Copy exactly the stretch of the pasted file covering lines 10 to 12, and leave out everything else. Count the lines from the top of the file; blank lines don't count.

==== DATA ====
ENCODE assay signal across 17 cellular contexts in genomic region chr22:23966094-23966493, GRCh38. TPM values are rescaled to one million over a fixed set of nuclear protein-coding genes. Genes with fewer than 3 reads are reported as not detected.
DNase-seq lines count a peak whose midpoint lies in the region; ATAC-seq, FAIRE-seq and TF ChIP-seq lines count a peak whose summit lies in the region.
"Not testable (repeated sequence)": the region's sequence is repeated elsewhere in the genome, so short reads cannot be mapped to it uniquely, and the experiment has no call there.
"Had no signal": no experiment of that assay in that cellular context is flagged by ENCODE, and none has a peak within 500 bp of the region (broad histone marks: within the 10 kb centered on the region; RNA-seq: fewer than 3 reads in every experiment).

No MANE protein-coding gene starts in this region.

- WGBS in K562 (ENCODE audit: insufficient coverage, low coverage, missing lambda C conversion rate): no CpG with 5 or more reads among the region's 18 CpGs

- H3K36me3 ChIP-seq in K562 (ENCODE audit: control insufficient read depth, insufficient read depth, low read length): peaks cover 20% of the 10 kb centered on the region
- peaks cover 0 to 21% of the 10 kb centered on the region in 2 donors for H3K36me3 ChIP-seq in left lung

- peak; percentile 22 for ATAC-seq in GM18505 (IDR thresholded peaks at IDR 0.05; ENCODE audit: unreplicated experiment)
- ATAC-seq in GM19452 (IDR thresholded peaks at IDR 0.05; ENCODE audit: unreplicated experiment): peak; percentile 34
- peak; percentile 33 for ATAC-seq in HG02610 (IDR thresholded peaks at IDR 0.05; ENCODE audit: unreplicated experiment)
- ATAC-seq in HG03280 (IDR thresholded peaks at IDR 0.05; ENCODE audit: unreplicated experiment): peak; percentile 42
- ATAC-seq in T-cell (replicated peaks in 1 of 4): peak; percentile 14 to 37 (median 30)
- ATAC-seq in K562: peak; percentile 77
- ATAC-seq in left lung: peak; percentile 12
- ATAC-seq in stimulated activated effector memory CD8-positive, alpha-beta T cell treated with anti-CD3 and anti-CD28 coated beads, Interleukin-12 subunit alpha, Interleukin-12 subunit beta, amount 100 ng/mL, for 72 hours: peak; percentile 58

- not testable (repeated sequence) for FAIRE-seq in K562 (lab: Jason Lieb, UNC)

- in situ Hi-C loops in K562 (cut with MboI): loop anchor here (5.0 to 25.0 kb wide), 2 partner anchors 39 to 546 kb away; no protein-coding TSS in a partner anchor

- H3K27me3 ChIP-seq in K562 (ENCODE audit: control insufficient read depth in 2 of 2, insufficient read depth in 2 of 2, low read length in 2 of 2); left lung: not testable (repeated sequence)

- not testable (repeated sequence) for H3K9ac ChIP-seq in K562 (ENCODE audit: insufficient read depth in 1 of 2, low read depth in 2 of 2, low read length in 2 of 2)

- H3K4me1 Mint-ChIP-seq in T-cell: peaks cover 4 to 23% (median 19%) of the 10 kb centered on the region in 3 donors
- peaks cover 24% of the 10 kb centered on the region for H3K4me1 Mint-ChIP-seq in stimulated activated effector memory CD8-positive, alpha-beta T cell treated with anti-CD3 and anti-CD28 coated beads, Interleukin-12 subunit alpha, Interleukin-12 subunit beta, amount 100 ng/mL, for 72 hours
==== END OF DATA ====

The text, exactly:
- ATAC-seq in GM19452 (IDR thresholded peaks at IDR 0.05; ENCODE audit: unreplicated experiment): peak; percentile 34
- peak; percentile 33 for ATAC-seq in HG02610 (IDR thresholded peaks at IDR 0.05; ENCODE audit: unreplicated experiment)
- ATAC-seq in HG03280 (IDR thresholded peaks at IDR 0.05; ENCODE audit: unreplicated experiment): peak; percentile 42